03
March
2020
|
06:54 PM
America/Chicago

Missouri and the 19th Amendment

Summary

The right of citizens of the United States to vote shall not be denied or abridged by the United States or by any State on account of sex. Congress shall have power to enforce this article by appropriate legislation.

The right of citizens of the United States to vote shall not be denied or abridged by the United States or by any State on account of sex. Congress shall have power to enforce this article by appropriate legislation.

The 19th Amendment to the U.S. Constitution gave all women in the nation the right to vote in 1920. However, the women’s suffrage movement began more than 50 years earlier and Missouri was on the front line. The first petition to allow women to vote came before the Missouri legislature in 1867. It was easily defeated at the time.

That same year, Virginia Minor founded the Woman Suffrage Association of Missouri. This organization predated the American Woman Suffrage Association founded by Lucy Stone the same year and the National Woman’s Suffrage Association founded in 1869 by Elizabeth Cady Stanton and Susan B. Anthony.

Two years later, St. Louis played host to a National Woman Suffrage Convention. At this meeting, Missourians Virginia Minor and her husband Francis proposed the idea that the 14th Amendment (which guaranteed citizenship to all persons born in the U.S. and equal protection of the laws) already protected women’s right to vote.

The argument that it was unconstitutional to deny women citizens the same rights as men under the 14th Amendment was embraced by suffragists and women began showing up at local polling places demanding to be allowed to vote. This tactic was successful in some places. Wyoming was the first state to grant universal suffrage in 1869 followed by Utah in 1870.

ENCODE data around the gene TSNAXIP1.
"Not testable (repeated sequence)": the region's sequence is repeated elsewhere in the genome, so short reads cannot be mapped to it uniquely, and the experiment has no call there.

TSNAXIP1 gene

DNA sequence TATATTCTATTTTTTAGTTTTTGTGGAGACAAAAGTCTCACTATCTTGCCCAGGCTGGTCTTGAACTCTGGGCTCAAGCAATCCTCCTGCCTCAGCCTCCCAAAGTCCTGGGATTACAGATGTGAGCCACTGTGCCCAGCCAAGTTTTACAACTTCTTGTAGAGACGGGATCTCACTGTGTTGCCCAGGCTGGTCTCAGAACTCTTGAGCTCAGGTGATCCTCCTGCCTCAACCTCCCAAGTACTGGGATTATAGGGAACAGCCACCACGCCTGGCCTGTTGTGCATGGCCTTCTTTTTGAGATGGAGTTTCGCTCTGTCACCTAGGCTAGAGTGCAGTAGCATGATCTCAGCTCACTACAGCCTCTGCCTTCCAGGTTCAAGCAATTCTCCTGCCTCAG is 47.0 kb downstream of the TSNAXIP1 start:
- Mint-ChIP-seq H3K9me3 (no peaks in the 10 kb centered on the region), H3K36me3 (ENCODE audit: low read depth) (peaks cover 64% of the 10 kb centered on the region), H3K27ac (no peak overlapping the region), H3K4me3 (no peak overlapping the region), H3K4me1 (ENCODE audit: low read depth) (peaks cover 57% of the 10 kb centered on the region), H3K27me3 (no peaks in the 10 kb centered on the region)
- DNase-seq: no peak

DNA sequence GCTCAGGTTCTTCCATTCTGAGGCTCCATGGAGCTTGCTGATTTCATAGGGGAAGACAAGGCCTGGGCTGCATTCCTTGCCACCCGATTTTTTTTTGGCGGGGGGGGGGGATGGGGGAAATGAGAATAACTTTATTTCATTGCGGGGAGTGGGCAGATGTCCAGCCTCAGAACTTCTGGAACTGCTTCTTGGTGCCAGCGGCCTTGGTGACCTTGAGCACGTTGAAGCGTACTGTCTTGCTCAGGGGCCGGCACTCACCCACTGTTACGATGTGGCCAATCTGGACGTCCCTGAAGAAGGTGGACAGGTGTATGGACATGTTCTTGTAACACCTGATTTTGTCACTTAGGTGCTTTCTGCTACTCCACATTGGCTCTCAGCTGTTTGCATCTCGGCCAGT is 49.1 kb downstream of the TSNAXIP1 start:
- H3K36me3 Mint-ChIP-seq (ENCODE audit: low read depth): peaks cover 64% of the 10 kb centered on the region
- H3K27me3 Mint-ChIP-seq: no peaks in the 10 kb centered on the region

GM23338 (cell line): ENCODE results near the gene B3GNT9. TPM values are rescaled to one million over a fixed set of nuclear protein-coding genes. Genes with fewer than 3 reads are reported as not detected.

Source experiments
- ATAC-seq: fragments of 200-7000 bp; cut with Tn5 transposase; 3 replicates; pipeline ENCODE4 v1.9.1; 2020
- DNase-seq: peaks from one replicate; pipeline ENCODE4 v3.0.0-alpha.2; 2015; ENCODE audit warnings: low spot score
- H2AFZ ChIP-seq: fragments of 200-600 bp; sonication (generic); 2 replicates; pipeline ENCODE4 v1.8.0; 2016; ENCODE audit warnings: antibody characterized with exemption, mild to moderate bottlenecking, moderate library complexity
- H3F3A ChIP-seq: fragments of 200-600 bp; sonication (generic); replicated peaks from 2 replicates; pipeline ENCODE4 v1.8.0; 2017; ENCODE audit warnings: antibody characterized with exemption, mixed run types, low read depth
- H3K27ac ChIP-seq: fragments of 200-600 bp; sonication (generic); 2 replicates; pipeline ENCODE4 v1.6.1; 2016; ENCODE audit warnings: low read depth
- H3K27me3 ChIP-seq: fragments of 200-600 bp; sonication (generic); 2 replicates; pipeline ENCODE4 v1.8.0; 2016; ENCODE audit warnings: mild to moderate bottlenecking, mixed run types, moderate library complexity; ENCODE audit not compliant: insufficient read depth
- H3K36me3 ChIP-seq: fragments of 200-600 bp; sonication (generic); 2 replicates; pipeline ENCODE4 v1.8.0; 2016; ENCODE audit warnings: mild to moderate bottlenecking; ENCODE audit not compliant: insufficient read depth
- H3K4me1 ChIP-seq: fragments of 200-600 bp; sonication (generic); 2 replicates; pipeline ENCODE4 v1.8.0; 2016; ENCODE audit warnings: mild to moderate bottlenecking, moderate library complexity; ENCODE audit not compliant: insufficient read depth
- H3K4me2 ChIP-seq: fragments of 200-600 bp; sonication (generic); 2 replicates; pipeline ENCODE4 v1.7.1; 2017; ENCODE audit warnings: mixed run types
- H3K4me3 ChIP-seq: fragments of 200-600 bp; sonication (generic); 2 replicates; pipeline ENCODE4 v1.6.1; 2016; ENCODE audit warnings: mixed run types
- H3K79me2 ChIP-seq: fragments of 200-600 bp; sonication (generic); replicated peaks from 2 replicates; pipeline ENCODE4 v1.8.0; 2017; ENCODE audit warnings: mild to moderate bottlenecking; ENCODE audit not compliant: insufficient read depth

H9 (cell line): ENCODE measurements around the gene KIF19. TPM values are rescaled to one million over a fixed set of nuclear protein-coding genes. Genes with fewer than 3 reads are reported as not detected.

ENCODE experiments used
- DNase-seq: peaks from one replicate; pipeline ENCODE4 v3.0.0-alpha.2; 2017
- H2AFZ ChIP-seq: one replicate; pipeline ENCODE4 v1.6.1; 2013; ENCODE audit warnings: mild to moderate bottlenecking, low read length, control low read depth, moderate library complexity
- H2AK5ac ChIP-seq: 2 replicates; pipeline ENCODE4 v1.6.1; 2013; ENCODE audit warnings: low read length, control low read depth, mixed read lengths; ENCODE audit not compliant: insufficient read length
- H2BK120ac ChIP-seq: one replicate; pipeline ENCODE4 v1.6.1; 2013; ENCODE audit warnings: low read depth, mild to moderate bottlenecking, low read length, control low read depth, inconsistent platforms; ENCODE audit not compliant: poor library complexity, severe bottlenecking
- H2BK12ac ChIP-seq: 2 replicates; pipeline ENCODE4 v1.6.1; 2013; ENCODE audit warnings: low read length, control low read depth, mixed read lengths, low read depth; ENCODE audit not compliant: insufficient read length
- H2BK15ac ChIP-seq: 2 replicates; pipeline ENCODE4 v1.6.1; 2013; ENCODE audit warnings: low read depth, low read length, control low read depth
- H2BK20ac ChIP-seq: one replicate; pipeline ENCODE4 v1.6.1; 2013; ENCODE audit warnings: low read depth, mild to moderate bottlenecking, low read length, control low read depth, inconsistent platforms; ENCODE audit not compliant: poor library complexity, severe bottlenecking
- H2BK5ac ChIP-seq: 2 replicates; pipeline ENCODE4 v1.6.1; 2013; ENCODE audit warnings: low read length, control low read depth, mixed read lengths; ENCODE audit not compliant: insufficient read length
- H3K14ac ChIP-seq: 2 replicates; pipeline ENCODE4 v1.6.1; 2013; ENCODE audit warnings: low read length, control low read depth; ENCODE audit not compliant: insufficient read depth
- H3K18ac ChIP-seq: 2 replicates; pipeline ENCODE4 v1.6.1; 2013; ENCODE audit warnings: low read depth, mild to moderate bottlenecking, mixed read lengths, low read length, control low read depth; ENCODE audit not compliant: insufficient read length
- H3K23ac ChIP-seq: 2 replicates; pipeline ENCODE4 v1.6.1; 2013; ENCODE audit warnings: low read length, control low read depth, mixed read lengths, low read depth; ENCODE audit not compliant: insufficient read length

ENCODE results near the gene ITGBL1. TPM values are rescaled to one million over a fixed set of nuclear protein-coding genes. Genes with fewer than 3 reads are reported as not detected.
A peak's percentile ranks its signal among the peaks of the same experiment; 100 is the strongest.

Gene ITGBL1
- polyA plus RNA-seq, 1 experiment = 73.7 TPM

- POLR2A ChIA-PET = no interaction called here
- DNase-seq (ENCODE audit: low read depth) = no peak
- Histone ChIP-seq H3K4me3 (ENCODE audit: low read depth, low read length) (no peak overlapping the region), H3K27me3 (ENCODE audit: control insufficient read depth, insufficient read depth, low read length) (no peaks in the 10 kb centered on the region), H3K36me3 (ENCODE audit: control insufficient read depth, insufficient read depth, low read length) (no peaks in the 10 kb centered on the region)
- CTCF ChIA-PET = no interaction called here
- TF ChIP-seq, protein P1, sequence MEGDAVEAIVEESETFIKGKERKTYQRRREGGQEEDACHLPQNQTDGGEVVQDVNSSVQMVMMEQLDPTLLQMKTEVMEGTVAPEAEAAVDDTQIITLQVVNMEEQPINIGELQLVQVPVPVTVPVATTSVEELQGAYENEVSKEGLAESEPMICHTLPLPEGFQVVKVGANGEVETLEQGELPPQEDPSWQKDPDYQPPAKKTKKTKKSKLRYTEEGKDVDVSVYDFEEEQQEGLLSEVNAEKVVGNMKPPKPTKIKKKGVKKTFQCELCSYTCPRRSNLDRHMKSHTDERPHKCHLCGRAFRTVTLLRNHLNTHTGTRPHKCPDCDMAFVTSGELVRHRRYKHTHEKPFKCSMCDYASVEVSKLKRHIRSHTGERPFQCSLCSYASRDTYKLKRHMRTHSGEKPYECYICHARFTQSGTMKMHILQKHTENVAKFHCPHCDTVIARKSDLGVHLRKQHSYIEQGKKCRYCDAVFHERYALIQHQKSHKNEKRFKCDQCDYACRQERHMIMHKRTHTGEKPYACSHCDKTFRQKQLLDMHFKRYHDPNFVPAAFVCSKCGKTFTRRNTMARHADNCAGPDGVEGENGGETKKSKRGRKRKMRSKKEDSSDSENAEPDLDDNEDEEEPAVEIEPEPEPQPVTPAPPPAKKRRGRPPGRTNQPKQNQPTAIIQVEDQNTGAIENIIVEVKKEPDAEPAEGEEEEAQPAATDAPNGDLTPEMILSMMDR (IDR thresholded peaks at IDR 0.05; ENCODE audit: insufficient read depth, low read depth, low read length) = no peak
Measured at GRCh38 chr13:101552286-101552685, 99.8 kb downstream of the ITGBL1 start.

On Oct. 15, 1872, Minor was turned away from her local registrar’s office after attempting to register to vote. In November of the same year, Anthony was arrested for voter fraud for voting for Ulysses S. Grant for president in Rochester, New York.

The Minors responded by suing the St. Louis ward registrar Reese Happersett in the St. Louis Circuit Court. The case had to be brought by Francis rather than Virginia because married women could not legally sue in Missouri courts. The Minors’ suit contended that women were U.S. citizens under the 14th Amendment and should thereby not be prevented from exercising the right to vote. The Minors lost in circuit court in 1873 and immediately appealed to the Supreme Court of Missouri. That same year, the state Supreme Court also did not find for them, deeming that the 14th Amendment only granted voting rights to newly freed slaves to protect themselves against oppression.

They appealed again, this time to the U.S. Supreme Court. In Minor v. Happersett, Francis Minor presented the argument for women’s suffrage to the nation’s highest court. In October of 1874, the U.S. Supreme Court ruled that “the Constitution of the United States does not confer the right of suffrage upon anyone,” and upheld the state’s right to determine who was eligible to vote within their jurisdiction.

It was not until March 1919 that Missouri lawmakers allowed women a limited right to vote in presidential elections. The point became moot that year when the 19th Amendment to the Constitution was endorsed and sent to states to ratify. On Aug. 18, 1920, Tennessee became the 36th state to ratify the amendment resulting in women finally gaining the legal right to vote throughout the nation.

2020 marks the centennial celebration of women’s suffrage. A constitutional right which grew from Virginia Minor’s perseverance to see that right become a reality for all women through her ongoing efforts from St. Louis to the U.S. Supreme Court and beyond.